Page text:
Tamerlane, or Timur, spent some thirty five years in military conquest during the fourteenth and early fifteenth centuries. While even his closest supporter and confidant once admitted off-record that Tamerlane “had his demons”, the tactical expertise and extraordinary artistic initiatives of this colourful turkified Mongol can never be denied.

The chief purpose of his exertions tended to be pillage rather than empire, so that the nineteen or twenty million who perished at his hand might well say (if they could speak) that their misfortunes resulted in an artistic cross-pollination never experienced in Central Asia, before or since. Even the skulls of massacred Persian citizens were used to form novel structures, such as pyramids and towers. After such undertakings few attempts were made to establish oppressive governmental rules or institutions, nor did the conqueror favour the massacre of one race more than another. He massacred whoever was in his path, irrespective of religion or colour. Tamerlane has thus been tagged by researchers as something of a cosmopolite and anti-imperialist, at least for his era.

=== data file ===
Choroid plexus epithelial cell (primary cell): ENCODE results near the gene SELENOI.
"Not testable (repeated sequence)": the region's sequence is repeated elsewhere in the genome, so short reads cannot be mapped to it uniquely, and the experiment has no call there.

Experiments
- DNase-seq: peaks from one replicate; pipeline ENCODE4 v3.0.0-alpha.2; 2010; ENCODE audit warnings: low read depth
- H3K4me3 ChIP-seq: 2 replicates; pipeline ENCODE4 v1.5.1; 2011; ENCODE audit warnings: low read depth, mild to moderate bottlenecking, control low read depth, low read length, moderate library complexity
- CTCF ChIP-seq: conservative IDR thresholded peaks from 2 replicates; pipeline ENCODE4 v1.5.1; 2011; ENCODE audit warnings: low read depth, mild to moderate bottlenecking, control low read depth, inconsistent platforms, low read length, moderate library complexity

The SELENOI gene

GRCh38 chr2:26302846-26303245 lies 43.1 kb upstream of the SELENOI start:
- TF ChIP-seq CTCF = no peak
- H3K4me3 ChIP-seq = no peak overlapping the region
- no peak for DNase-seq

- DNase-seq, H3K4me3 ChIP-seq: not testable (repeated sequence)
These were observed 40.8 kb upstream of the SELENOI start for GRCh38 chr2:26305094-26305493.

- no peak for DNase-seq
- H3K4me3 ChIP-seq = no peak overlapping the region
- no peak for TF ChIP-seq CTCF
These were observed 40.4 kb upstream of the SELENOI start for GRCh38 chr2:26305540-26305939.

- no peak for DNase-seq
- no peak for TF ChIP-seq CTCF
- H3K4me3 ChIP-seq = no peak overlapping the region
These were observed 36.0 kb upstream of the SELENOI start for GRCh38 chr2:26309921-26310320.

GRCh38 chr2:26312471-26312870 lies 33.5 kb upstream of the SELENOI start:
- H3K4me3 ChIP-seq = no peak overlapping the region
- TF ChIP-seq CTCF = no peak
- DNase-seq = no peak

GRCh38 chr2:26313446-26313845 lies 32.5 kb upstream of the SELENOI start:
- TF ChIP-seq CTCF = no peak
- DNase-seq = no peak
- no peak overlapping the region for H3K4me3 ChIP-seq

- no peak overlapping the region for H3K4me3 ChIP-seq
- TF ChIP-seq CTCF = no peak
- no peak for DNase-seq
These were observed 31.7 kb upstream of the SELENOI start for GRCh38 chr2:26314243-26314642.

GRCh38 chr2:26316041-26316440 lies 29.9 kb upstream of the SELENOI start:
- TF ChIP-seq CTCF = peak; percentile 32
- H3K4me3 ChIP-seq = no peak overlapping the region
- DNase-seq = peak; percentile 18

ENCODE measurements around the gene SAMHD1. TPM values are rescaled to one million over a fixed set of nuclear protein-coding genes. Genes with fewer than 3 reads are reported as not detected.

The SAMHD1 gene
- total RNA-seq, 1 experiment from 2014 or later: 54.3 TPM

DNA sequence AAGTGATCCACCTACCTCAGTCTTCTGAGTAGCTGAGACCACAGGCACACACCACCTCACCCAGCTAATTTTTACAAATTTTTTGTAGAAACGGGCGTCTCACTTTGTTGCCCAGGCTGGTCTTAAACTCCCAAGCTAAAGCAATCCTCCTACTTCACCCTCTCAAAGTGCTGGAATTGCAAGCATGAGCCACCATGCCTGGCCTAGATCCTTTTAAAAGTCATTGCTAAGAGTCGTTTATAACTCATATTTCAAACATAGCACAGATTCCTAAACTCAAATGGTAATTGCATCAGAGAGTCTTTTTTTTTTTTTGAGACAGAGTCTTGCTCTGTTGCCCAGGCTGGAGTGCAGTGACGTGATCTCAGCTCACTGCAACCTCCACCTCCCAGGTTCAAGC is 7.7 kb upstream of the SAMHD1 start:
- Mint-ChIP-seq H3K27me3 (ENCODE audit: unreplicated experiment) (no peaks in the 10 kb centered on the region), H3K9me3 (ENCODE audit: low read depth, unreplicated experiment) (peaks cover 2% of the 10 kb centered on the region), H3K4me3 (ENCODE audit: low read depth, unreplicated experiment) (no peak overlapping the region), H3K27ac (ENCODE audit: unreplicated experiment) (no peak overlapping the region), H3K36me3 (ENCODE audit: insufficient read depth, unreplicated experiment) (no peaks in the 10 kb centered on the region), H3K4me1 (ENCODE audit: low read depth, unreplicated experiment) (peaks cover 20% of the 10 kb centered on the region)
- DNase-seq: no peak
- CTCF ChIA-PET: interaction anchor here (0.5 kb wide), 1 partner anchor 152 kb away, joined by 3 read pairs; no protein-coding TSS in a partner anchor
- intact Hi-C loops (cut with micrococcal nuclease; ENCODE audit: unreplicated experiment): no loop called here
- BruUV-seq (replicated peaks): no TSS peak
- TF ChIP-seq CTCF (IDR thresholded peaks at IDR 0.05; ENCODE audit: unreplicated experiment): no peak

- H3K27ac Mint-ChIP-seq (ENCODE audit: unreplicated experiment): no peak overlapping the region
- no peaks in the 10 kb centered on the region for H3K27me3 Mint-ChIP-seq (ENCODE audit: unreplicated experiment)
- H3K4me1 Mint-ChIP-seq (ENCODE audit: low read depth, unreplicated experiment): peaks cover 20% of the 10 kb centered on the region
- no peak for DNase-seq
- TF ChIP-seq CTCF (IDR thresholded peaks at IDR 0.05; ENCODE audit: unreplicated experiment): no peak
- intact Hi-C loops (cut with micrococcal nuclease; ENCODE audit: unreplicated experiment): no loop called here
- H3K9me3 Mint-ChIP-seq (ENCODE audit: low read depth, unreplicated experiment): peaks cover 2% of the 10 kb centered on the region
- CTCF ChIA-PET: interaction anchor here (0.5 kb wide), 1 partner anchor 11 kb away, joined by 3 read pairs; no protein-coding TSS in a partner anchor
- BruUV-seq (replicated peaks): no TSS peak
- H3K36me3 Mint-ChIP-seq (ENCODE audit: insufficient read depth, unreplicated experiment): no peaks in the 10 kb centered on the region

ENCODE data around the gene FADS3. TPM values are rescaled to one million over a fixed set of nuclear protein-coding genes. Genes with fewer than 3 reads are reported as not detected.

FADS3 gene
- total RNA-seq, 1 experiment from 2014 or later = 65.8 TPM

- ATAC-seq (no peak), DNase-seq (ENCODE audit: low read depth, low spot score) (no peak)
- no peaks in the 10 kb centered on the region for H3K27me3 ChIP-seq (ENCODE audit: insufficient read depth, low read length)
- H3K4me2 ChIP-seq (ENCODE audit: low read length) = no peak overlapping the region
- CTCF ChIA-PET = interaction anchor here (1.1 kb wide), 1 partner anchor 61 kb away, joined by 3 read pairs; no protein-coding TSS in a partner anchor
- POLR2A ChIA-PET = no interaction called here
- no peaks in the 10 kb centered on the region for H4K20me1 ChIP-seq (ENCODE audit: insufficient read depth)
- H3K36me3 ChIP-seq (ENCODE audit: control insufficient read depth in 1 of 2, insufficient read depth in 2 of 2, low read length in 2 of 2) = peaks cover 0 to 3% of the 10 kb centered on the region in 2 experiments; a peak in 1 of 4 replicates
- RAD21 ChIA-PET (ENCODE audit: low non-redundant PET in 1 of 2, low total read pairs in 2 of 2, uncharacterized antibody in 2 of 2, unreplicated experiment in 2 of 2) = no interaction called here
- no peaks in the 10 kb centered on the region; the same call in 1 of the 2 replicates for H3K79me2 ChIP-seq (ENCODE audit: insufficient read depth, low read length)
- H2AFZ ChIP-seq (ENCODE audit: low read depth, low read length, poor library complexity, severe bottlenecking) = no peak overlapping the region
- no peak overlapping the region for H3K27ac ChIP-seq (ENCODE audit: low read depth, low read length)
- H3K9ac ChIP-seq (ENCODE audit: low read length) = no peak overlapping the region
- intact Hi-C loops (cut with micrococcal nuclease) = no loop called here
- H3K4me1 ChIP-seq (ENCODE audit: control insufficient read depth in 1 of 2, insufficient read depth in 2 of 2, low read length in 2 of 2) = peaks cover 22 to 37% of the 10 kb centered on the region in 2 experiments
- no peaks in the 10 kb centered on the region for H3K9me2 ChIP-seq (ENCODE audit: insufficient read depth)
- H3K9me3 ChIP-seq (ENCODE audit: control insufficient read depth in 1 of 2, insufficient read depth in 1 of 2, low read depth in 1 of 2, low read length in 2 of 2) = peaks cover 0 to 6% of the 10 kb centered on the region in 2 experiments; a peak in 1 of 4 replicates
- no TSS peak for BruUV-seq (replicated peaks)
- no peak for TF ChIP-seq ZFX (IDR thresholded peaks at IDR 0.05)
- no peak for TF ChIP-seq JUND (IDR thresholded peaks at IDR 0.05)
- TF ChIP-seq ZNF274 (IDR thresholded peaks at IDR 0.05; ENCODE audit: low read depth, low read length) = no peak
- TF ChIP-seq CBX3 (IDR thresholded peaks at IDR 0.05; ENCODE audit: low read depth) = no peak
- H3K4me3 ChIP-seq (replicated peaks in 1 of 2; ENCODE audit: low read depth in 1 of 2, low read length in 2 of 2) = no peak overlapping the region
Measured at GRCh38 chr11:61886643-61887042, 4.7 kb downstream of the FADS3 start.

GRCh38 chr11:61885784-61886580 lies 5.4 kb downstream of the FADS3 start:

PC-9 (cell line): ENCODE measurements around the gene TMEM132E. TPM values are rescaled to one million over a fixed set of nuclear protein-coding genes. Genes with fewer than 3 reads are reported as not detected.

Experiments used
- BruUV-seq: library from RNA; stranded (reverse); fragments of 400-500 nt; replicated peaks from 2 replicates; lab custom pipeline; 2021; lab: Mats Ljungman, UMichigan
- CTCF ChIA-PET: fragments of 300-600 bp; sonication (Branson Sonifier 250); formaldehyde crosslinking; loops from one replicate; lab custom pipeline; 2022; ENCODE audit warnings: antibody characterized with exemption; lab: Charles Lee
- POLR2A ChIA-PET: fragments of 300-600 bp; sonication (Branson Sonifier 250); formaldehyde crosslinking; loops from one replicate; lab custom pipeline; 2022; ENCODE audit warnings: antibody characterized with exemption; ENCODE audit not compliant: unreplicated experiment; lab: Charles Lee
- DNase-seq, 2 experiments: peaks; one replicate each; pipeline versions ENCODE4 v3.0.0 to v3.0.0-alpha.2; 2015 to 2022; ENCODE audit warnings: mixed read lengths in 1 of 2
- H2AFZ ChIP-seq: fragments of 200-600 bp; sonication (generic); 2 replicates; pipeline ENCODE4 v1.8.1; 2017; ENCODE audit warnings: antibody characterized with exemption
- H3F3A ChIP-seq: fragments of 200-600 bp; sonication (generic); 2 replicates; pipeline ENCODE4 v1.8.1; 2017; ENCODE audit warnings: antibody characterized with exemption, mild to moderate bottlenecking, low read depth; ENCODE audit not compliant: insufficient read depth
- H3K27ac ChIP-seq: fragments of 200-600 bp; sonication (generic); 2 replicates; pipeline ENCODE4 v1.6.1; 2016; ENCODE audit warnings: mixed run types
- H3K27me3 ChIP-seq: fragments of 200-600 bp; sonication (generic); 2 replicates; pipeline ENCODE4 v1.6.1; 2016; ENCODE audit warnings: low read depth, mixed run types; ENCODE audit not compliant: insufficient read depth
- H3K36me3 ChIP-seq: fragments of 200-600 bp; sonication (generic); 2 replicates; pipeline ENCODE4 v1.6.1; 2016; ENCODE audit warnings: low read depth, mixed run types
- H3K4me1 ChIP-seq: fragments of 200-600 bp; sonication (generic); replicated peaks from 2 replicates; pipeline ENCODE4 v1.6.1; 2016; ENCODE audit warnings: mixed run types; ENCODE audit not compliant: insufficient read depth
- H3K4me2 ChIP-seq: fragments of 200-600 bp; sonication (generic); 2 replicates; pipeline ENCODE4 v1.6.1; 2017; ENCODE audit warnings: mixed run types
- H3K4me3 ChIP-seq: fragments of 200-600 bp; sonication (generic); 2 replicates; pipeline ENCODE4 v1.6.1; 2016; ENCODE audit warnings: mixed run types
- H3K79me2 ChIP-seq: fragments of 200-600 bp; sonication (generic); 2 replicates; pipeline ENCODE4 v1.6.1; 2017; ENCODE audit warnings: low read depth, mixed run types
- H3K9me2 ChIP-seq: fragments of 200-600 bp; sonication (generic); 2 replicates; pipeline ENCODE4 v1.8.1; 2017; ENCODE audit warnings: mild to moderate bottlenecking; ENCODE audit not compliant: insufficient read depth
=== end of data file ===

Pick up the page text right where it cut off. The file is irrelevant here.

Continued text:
Sadly, it has now come to the attention of modern historians that on more than one occasion Tamerlane engaged in inappropriate touching of women, both in Azerbaijan and Syria. Lenore Wayling-Crosby of the UTAS Centre of Excellence for Historical Gender Studies has indicated that more than a dozen other cases of such behaviour are hinted at in newly translated Persian texts, which also speak of Tamerlane’s “uncomfortable ogling habits”. Dr Wayling-Crosby and her associate Dr Mona Weiner have issued an official complaint to the mayors of Samarkand, Baku and Aleppo.

Dr Weiner explains: “One cannot be expected to excuse Andrew Cuomo’s sexist behaviour because of his heroic efforts to obtain ventilators for New York aged care homes, nor can Bill Gates be excused because of his extraordinary vaccination initiatives for women in Africa and India. A similar rigour must be applied to Tamerlane.”

In light of these findings, a number of statues and memorials across Uzbekistan…

About mosomoso

Growing moso bamboo on the mid-coast of NSW, Australia.
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